There is coverage in The Times, Daily Telegraph, Yorkshire Post, The Herald and Channel 4 News (00:48) of the ongoing Greenpeace action at Dogger Bank Special Area of Conservation (SAC), where yesterday Greenpeace announced that they have sunk granite boulders around the shallow waters of the Marine Protected Area (MPA) to stop bottom trawling vessels entering the area.
Greenpeace claim that they have observed bottom trawlers breaking the law by switching off their AIS (automatic tracking systems) while fishing in the Marine Protected Area. They suggest that the MPA is not properly protected and that they will continue to take action until the UK Government takes action to protect the site.
The Marine Management Organisation (MMO) tracks the movement of all fishing vessels over 12m in English waters, 24 hours a day, through satellite technology. It also deploys aerial surveillance, and coordinates intelligence from third party sources – detecting where and when illegal fishing is suspected.
While the MMO is unable to comment on specific allegations of offending it can confirm that action would always be taken where there was sufficient evidence to suggest any prohibited fishing activity was taking place within an Special Area of Conservation (SAC). It has also has confirmed that breaches of marine legislation are being investigated in regard to the laying of boulders in the Dogger Bank SAC.
A government spokesperson said:
We are committed to bolstering the health of our precious Marine Protected Areas, which is why we have already put in place a ‘Blue Belt’ of protected waters nearly twice the size of England and will go even further following the end of the Transition Period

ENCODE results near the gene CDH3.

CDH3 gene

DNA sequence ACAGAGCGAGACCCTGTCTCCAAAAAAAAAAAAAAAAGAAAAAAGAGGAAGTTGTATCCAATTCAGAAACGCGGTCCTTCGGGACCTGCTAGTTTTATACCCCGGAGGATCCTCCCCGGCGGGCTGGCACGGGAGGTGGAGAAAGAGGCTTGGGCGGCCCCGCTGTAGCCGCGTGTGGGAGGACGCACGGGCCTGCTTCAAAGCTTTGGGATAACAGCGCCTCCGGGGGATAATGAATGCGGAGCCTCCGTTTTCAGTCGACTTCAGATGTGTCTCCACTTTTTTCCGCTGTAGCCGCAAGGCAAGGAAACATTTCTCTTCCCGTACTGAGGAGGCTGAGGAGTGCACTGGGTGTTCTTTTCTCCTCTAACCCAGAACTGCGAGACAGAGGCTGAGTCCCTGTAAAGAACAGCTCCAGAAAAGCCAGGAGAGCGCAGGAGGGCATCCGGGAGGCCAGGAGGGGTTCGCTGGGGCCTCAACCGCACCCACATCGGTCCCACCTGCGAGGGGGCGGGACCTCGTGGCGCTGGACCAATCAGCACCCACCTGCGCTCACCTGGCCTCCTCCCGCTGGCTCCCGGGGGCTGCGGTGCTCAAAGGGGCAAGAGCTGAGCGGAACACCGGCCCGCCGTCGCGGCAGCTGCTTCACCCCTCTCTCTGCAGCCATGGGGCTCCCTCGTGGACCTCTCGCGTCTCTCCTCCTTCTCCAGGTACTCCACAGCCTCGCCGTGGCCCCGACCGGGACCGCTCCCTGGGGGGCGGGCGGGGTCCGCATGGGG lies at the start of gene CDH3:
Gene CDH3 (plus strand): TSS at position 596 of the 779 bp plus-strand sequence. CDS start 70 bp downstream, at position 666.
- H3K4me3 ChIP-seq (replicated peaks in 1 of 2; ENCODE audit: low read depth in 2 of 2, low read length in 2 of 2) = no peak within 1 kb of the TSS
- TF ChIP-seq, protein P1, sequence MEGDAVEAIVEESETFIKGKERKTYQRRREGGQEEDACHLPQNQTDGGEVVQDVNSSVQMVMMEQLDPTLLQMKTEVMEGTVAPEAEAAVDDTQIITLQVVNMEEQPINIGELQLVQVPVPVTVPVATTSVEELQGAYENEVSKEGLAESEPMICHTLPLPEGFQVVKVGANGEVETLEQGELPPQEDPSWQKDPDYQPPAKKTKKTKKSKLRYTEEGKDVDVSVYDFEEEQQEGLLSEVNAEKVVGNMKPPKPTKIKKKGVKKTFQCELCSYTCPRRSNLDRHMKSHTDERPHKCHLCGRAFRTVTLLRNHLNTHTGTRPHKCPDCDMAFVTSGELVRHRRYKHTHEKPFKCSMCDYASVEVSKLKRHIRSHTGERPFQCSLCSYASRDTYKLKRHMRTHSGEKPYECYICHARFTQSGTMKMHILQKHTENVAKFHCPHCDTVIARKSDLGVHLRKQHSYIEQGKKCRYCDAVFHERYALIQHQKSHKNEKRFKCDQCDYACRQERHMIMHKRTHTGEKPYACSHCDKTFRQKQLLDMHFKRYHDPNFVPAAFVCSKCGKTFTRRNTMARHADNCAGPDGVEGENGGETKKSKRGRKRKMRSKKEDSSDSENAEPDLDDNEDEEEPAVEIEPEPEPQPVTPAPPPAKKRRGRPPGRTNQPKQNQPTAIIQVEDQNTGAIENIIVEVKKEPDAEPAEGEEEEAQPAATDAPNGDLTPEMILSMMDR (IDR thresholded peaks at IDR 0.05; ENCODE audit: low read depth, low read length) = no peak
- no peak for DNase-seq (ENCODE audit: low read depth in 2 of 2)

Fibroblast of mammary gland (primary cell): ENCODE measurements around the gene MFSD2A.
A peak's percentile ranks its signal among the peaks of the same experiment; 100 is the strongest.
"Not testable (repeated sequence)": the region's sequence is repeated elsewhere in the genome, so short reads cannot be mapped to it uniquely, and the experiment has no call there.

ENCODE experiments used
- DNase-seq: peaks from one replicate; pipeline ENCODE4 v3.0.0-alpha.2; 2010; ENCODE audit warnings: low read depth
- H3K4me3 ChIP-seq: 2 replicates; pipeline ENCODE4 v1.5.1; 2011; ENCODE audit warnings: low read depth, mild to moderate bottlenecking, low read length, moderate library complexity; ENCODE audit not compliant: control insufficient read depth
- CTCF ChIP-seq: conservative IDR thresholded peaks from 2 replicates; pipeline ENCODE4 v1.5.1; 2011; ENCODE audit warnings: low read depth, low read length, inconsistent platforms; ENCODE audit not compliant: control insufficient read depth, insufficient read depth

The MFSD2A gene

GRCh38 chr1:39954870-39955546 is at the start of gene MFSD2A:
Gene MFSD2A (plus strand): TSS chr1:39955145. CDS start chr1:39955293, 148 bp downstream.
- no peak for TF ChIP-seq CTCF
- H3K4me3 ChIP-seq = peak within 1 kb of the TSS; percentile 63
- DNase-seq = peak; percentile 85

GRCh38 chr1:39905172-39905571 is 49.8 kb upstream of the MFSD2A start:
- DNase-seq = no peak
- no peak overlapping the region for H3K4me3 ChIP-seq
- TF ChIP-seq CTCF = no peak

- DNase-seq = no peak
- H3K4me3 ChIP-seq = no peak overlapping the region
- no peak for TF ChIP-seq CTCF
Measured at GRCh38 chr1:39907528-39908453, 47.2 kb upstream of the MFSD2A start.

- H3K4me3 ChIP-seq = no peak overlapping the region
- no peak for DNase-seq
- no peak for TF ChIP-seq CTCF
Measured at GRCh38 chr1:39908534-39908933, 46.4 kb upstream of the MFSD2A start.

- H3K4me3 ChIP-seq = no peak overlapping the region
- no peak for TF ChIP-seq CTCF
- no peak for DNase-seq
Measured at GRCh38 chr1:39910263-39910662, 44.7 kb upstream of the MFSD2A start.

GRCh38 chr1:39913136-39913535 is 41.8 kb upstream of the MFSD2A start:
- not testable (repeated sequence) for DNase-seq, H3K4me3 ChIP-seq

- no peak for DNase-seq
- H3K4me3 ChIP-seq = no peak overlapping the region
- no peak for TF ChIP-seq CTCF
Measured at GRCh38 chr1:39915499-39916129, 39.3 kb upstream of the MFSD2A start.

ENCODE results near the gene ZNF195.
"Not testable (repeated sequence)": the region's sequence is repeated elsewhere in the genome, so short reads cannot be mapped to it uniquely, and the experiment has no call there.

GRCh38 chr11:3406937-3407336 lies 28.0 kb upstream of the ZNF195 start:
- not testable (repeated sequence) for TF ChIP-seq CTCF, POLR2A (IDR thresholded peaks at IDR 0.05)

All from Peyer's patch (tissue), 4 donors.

We believe a tailored approach for each MPA will allow us to achieve our ambitious conservation aims, whilst allowing our vital fishing industry to thrive.
At present, the Common Fisheries Policy (CFP) makes it difficult to introduce measures in offshore Marine Protected Areas (such as Dogger Bank SAC) as they require the agreement of EU Member States. Our Fisheries Bill contains a new power enabling the MMO to implement and enforce management measures within our Marine Protected Areas and across English waters once we leave the CFP. The Bill will also prohibit any commercial fishing vessel (UK or foreign registered) from operating in UK waters without a licence.
It is also reported that the Executive Director of the Blue Marine Foundation, Charles Clover, has written to Fisheries Minister, Victoria Prentis, informing of the organisation’s intention to seek a judicial review unless the Government strengthen protection measures in Marine Protected areas from 1 January 2021.
We are prioritising the Marine Protected Areas most at risk and aim to make rapid progress with management measures as soon as the transition period ends.
Comment by Graham McLellan posted on
Typical current Gov type blame shifting saying its all due to the Common Fisheries Policy (CFP) that they have not enforced protection.